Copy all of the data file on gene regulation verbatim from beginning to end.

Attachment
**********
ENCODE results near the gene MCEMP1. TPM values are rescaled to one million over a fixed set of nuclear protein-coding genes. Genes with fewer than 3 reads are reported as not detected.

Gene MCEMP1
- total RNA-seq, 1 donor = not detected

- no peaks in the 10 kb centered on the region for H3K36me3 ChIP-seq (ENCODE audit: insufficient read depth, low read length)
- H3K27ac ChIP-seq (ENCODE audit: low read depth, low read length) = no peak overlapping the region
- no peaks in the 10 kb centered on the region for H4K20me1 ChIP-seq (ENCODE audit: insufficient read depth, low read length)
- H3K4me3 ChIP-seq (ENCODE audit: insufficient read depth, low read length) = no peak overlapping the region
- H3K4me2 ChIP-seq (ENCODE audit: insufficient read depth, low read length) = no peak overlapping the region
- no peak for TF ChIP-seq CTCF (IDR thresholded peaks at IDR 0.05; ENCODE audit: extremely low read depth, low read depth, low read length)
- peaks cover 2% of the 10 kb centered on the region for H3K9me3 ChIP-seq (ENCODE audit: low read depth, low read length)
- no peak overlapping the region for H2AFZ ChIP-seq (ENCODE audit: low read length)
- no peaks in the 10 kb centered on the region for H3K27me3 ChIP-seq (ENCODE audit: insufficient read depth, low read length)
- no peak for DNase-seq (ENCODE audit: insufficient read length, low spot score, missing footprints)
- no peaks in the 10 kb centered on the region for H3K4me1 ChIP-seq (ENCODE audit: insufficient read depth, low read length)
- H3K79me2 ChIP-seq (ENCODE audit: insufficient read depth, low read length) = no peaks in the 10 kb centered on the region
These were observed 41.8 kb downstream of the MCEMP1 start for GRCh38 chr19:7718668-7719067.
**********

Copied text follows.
ENCODE results near the gene MCEMP1. TPM values are rescaled to one million over a fixed set of nuclear protein-coding genes. Genes with fewer than 3 reads are reported as not detected.

Gene MCEMP1
- total RNA-seq, 1 donor = not detected

- no peaks in the 10 kb centered on the region for H3K36me3 ChIP-seq (ENCODE audit: insufficient read depth, low read length)
- H3K27ac ChIP-seq (ENCODE audit: low read depth, low read length) = no peak overlapping the region
- no peaks in the 10 kb centered on the region for H4K20me1 ChIP-seq (ENCODE audit: insufficient read depth, low read length)
- H3K4me3 ChIP-seq (ENCODE audit: insufficient read depth, low read length) = no peak overlapping the region
- H3K4me2 ChIP-seq (ENCODE audit: insufficient read depth, low read length) = no peak overlapping the region
- no peak for TF ChIP-seq CTCF (IDR thresholded peaks at IDR 0.05; ENCODE audit: extremely low read depth, low read depth, low read length)
- peaks cover 2% of the 10 kb centered on the region for H3K9me3 ChIP-seq (ENCODE audit: low read depth, low read length)
- no peak overlapping the region for H2AFZ ChIP-seq (ENCODE audit: low read length)
- no peaks in the 10 kb centered on the region for H3K27me3 ChIP-seq (ENCODE audit: insufficient read depth, low read length)
- no peak for DNase-seq (ENCODE audit: insufficient read length, low spot score, missing footprints)
- no peaks in the 10 kb centered on the region for H3K4me1 ChIP-seq (ENCODE audit: insufficient read depth, low read length)
- H3K79me2 ChIP-seq (ENCODE audit: insufficient read depth, low read length) = no peaks in the 10 kb centered on the region
These were observed 41.8 kb downstream of the MCEMP1 start for GRCh38 chr19:7718668-7719067.